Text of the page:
A 65-year old lady was admitted to a rural Tertiary Care Center in the state of Kerala in India, with 7 day history of fever, myalgia and reduced urine output. She did not have any significant medical history except for hysterectomy which she underwent 10 years ago for fibroid uterus. She was a widow and lived with her younger son. She neither smoked nor took alcohol.
At the time of admission she was fully conscious and oriented. She was normotensive (blood pressure 120/70 mm of Hg) but tachycardic (pulse 120/min), tachypnoeic (respiratory rate 35/min) and febrile (38 °C). On auscultation of the chest there were bibasal crepitations. Head to foot examination revealed the presence of an eschar on the left side of the chest near the axilla (Fig. 1). At this juncture a review of her clinical history was done with the help of her son with whom the patient stayed. One week prior to the onset of her illness patient had gone for a pilgrimage which involved trekking through a hilly forest area. On the way she experienced an ‘insect bite’ on her shoulder but she chose to ignore it as it did not produce much symptoms.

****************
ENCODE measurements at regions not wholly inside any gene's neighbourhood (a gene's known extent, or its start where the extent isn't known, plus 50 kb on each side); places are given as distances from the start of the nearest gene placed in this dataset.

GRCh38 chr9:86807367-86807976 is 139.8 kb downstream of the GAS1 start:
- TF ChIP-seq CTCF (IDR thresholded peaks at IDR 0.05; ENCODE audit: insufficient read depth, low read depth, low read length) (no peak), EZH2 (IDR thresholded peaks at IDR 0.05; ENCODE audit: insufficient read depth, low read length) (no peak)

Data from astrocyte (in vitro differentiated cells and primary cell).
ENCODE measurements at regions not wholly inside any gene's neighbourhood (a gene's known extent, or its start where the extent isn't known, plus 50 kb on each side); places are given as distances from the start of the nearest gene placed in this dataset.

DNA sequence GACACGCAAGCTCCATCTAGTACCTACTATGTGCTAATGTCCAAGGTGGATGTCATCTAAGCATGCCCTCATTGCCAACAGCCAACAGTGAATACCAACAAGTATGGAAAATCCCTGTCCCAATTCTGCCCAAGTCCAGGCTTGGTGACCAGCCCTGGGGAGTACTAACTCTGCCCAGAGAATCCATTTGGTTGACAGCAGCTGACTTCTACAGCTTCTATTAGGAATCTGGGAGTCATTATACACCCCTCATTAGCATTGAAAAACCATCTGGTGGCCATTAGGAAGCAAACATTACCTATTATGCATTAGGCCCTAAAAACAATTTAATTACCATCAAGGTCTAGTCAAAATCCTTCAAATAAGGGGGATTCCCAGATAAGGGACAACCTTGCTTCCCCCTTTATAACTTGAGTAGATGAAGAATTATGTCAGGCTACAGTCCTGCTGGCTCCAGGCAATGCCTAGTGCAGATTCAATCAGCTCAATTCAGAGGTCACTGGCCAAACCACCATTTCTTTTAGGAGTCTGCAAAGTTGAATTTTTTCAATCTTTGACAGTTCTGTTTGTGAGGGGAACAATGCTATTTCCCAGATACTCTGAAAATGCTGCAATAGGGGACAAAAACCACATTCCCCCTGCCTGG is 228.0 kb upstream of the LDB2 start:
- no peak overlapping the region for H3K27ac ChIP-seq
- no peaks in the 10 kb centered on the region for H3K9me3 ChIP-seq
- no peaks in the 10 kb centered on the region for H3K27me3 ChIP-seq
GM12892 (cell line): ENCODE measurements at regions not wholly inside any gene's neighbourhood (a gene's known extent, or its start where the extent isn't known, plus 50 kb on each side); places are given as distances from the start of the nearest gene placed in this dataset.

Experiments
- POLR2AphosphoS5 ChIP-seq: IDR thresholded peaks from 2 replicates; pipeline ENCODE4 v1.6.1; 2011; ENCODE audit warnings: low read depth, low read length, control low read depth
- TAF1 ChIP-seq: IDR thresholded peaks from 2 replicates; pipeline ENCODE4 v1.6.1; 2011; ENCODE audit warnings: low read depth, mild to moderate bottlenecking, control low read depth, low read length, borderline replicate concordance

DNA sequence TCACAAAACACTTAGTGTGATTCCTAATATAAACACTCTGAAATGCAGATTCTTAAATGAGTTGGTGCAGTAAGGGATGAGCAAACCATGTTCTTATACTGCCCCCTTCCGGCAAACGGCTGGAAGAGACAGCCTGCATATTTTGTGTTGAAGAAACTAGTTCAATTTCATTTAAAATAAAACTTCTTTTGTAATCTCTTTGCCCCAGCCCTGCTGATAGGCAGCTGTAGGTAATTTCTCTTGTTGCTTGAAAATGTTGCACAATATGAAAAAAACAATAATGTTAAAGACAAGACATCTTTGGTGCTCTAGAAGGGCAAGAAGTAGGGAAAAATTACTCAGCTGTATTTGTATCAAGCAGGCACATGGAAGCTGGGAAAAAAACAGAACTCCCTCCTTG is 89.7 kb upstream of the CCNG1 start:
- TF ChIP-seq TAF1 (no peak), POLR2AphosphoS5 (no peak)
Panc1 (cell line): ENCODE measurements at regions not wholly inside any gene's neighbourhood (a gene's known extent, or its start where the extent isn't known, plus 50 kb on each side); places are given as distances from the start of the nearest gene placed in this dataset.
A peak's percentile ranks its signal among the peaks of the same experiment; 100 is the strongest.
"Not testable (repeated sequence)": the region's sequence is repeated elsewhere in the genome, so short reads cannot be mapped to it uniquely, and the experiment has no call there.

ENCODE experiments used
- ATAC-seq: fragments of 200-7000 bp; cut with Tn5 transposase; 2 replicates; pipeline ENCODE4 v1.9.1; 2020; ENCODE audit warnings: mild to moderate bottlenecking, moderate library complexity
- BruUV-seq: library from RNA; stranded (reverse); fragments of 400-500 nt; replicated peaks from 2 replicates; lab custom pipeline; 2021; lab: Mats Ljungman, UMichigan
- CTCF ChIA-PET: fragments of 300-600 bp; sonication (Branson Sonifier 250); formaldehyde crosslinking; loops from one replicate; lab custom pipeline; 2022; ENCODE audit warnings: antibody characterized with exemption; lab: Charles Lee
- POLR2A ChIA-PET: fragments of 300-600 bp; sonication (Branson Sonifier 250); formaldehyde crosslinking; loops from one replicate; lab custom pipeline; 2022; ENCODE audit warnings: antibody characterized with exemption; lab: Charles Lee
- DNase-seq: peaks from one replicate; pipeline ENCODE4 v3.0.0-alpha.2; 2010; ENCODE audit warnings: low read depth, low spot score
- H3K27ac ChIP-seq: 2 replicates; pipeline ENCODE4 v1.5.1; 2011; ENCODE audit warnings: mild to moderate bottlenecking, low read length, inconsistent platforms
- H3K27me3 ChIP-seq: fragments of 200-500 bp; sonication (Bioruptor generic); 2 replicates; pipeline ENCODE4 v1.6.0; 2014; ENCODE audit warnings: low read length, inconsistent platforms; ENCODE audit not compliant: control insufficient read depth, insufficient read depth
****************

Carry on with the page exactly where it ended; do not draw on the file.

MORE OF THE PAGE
Among her initial investigations haemoglobin was 10.9 g/dL, total white cell count 10.5 × 109/L, (neutrophil count 8.1 × 109/L, lymphocyte count 1.3 × 109/L and monocyte count 6 × 109/L) and platelet count 75 × 109/L. Chest radiograph showed minimal infiltrates in the right lower zone. Liver enzymes were mildly elevated (serum aspartate aminotransferase 178; normal 14 to 36 U/L and serum alanine aminotransferase 272; normal 9 to 52 U/L) and so was the bilirubin level (total bilirubin 2.2; normal 0.2 to 1.2 mg/dL and direct bilirubin 1.6; normal 0 to 0.4 mg/dL). Urea, creatinine, amylase, lipase and electrolytes were normal initially. Based on a clinical suspicion of scrub typhus patient was initiated on doxycycline. As she came from an area that was endemic for leptospirosis and also had a risk for the same, penicillin was added subsequently.